A system developed by University of Arizona researchers to efficiently grow algae for health supplements and other uses could be making its way to market under a Tucson-based startup.
AlgaeCell Inc. has licensed technology for a system invented by UA professor Joel Cuello that is capable of sustainably producing industrial-scale microalgae or other microorganisms used in pharmaceuticals, nutritional supplements and vaccines.
The photobioreactor — a system to foster the growth of algae and other organisms that use light to grow — uses a special design to make it less expensive and more efficient than similar devices, said Cuello, a professor of biosystems engineering in the UA College of Agriculture and Life Sciences.
Bioreactors are commonly used for growing organisms such as yeast, bacteria and algae, as well as plant and animal cells to manufacture products including antibodies and vaccines.
But conventional bioreactors for microalgae use long tubes, pipes or columns, or sometimes panels made of glass or polycarbonate, which are typically expensive to manufacture and often fail to maintain desired mixing characteristics when scaled up for industrial production, Cuello said.
AlgaeCell’s Air Accordion Photobioreactor uses a system of inexpensive polyethylene bags arranged in a zig-zag fashion to maximize mixing of air and media needed for algae to grow.
“The Air Accordion is different because rather than a single-panel reactor, it’s several panels interconnected in a zig-zag pattern,” said Cuello, who joined the UA 26 years ago. “The way it zig-zags, as you’re bubbling up (air) from the column, it follows the zig-zag and that gives you longer path lengths and better mixing, which is the secret sauce of any bioreactor.”
The system is easy to scale up, and since it’s a closed system sealed off from environmental contaminants, it is perfect for growing food- and pharmaceutical-grade algae products, said Cuello, who is serving as an advisor to AlgaeCell and conducting company-funded research at the UA.
And while traditional bioreactors can be reused, they are hard to clean, he said. Once the polyethelyne material in the Air Accordion Photobioreactor is used, it can be reused or recycled, Cuello said.
The company initially plans to optimize the bioreactor to grow algae to produce spirulina — a cyanobacteria, or blue-green algae, used as a food supplement — and other algae that produce two common types of Omega-3 fatty acids, a supplement mainly derived from fish.
“These are super-foods, essentially,” Cuello said. “There’s a huge global demand for Omega-3 fatty acids for pharmaceuticals. Fish are able to accumulate these fatty acids by eating algae, so why not go straight to the source?”
In the next step in developing the bioreactor technology, the company is funding a product trial that will begin in the next few weeks, Cuello said.
Tech Launch Arizona, the UA’s technology commercialization arm, licensed the Air Accordion and five other bioreactor designs developed by Cuello’s Biosystems Engineering group to AlgaeCell in September 2020.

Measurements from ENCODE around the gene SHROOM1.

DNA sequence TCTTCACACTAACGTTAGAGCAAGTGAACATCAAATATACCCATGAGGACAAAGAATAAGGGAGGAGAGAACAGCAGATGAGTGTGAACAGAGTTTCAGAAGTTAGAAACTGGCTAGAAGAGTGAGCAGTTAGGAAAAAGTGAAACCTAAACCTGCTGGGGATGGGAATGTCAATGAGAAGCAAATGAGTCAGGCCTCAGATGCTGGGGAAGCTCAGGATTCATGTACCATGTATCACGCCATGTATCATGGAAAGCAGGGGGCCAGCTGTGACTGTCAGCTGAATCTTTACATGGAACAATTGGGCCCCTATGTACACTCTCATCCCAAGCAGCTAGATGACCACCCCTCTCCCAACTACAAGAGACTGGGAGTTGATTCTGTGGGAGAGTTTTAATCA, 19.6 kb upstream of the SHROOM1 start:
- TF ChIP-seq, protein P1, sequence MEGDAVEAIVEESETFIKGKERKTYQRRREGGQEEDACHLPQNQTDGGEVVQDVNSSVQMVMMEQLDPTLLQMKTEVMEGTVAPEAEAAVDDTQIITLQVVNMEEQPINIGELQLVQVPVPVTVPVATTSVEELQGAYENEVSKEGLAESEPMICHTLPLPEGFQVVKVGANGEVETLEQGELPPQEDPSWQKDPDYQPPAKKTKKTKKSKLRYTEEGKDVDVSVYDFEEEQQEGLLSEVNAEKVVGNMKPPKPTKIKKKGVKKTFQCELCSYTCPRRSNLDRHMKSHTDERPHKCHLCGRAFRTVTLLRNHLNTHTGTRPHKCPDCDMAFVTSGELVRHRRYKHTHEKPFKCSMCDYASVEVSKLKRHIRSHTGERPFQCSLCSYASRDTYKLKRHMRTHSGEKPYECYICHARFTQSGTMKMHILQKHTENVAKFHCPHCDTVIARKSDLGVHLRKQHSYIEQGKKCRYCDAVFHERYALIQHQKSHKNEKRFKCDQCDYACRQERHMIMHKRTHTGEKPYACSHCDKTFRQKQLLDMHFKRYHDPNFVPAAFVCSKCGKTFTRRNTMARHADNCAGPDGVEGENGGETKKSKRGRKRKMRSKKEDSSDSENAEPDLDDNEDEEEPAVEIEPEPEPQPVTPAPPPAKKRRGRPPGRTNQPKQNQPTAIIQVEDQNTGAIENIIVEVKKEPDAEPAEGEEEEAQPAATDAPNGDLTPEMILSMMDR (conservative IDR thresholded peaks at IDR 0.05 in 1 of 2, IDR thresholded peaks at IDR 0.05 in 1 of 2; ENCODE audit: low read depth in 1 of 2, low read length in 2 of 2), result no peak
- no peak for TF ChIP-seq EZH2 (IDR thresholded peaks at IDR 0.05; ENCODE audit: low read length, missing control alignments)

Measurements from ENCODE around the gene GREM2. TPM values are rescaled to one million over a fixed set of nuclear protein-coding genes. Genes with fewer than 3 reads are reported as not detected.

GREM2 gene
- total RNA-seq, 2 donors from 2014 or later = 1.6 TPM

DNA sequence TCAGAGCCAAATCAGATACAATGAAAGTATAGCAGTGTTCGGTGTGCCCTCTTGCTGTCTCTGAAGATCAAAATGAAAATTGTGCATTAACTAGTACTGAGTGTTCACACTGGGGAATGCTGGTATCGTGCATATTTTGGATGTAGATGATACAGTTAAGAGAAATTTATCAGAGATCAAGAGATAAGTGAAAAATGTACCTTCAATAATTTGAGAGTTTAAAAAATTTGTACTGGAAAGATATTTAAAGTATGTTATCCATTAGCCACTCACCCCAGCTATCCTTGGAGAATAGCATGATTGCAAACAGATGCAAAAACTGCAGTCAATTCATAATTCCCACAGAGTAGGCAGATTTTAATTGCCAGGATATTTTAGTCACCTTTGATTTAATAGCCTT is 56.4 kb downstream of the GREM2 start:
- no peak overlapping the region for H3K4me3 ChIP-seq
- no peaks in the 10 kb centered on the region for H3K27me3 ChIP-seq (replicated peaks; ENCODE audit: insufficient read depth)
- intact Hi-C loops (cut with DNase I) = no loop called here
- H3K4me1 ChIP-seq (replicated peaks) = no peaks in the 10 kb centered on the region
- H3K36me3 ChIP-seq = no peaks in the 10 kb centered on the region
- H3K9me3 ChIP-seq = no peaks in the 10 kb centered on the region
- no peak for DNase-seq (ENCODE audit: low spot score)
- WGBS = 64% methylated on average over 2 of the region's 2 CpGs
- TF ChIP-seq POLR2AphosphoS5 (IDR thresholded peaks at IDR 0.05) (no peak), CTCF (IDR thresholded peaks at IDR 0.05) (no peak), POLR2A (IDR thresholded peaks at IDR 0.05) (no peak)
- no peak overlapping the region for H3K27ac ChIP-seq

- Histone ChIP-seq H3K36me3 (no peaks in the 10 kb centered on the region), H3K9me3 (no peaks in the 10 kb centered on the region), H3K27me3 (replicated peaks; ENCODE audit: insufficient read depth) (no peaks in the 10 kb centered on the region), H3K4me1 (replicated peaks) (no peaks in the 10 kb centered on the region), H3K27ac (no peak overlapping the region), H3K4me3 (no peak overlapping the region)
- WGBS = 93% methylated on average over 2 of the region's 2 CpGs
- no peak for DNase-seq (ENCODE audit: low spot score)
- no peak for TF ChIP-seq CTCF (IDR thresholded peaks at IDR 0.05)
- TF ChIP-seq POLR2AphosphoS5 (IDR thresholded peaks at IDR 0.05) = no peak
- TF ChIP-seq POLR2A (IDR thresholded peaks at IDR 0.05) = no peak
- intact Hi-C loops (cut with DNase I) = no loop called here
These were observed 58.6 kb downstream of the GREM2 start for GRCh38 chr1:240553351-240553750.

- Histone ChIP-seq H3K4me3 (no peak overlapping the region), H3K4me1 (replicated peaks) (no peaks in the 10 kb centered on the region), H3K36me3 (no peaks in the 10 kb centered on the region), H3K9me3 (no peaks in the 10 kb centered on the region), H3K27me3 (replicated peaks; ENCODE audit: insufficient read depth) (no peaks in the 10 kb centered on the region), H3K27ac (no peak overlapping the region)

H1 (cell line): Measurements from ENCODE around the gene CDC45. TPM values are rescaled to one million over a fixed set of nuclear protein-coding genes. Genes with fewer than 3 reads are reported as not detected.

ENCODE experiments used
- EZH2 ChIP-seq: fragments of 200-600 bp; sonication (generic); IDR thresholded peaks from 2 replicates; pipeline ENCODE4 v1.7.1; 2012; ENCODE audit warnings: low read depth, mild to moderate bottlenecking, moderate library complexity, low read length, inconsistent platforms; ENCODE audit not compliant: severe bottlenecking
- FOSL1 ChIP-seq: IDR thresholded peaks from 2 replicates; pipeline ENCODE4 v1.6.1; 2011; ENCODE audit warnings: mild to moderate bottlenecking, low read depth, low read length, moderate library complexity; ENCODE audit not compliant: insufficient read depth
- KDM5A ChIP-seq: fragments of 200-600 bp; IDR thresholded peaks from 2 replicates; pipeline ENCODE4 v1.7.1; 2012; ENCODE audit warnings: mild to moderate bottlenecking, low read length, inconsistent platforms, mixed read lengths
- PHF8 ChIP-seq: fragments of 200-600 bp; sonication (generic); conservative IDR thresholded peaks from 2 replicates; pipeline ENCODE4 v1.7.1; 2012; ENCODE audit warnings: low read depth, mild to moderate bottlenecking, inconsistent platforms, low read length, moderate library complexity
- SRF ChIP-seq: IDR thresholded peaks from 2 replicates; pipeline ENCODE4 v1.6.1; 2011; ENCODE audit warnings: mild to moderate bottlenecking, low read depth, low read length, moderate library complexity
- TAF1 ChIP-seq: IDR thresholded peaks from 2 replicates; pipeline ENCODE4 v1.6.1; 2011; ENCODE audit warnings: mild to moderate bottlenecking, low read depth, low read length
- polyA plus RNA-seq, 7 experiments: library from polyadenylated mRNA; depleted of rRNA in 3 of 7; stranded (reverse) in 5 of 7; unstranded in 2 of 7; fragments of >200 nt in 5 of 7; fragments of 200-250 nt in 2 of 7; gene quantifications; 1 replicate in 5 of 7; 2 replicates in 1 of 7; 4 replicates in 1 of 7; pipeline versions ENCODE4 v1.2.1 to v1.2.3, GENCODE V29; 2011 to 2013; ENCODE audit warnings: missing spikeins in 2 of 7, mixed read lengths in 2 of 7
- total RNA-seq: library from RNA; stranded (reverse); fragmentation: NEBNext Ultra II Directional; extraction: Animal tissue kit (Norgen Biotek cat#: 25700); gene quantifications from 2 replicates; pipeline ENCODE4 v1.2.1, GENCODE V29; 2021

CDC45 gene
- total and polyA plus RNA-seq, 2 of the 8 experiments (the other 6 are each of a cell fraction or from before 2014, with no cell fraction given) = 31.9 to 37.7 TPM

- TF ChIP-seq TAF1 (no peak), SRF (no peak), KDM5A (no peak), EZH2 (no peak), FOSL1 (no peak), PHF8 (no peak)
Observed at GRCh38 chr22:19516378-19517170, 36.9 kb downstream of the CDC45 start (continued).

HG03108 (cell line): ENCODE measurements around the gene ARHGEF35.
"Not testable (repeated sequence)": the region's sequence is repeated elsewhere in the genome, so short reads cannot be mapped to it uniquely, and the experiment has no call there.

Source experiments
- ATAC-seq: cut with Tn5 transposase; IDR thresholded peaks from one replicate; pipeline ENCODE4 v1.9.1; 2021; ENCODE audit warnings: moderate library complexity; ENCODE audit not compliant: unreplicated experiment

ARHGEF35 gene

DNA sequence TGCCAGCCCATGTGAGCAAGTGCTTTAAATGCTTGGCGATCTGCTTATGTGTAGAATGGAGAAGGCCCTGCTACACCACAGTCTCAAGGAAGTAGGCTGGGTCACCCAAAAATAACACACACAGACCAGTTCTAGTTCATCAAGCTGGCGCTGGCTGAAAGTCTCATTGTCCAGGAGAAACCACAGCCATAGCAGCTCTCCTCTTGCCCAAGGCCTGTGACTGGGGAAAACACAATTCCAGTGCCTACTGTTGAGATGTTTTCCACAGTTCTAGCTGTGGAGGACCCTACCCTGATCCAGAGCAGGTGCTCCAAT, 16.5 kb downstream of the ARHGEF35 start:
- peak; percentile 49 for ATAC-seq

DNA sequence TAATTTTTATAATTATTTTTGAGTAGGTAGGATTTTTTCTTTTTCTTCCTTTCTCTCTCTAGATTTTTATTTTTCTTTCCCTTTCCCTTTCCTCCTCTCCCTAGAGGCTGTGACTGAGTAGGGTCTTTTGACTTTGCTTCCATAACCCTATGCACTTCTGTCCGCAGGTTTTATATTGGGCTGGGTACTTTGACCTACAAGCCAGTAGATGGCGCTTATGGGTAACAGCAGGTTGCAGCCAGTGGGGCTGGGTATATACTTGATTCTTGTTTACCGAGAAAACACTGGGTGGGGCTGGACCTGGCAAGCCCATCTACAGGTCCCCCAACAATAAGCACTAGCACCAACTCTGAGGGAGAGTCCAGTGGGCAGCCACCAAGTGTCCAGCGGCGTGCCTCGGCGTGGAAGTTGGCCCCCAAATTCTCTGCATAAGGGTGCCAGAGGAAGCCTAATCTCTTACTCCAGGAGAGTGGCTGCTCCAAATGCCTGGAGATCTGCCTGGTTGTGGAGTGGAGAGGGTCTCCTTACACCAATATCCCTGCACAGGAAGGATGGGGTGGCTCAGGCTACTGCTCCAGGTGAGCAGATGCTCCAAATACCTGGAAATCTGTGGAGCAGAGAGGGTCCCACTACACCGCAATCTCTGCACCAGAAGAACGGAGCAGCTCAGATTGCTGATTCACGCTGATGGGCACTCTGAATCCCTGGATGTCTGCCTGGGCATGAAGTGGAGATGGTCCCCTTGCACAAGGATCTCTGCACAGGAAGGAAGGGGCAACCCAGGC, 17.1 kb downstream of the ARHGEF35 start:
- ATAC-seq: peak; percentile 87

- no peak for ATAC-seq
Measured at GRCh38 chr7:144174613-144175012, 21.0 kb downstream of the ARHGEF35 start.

AlgaeCell was founded by CEO Hamed Ismail, a Norway-based investor and entrepreneur who worked for a Norwegian company that originally licensed the UA photobioreactor technology in 2015.
When that company failed to move the technology forward, Ismail launched AlgaeCell and negotiated a new licensing agreement with the UA.
Ismail said the Air Accordion bioreactor has the potential to disrupt the global nutraceutical market, which was worth $412 billion in 2020 and is projected to grow at more than 8% annually through 2027.
The algae product market alone is expected to reach $44 billion by 2023.
“I believe there’s nothing comparable to it on the market — it’s radically different thinking,” he said of the Air Accordion Photobioreactor.
Though Ismail, a Norwegian native educated in the United Kingdom, remains in Norway, AlgaeCell is taking up residence at the UA Center for Innovation, a business incubator at the UA Tech Park on South Rita Road.
Ismail said he funded the company with about $1 million of his own money and investments from friends and family, and intends to raise $500,000 to $2.5 million and has already attracted keen interest from local investors.
The money will be used to fund production of samples for prospective customers, Ismail said, adding that the company hopes to start taking purchase orders later this year.
Ismail said the company plans to set up a research and development center at the UA Tech Park and license the technology out to companies in Norway, the United Kingdom and Malaysia.
Ismail — who has not visited Tucson yet because of COVID-19 restrictions — said he’s been impressed with the support he’s enjoyed from Tech Launch Arizona and the local community.
“Since day one, we’ve been warmly welcomed by the community, at the Center for Innovation, the UA has been very cordial and we worked together to get right licensing agreement,” he said.
“We’re getting a lot of support, we’re surprised by the amazing services and startup support that is available both in Arizona and Tucson and nationally — it sort of cements our desire to stay in Arizona.”
“Sustainable production capabilities are becoming ever more critical in industries that have reached the tipping point using traditional methods,” said Bruce Burgess, Tech Launch Arizona’s director of venture development. “The technology licensed by (UA) to AlgaeCell opens the door for many producers to meet the increasing demands for product.”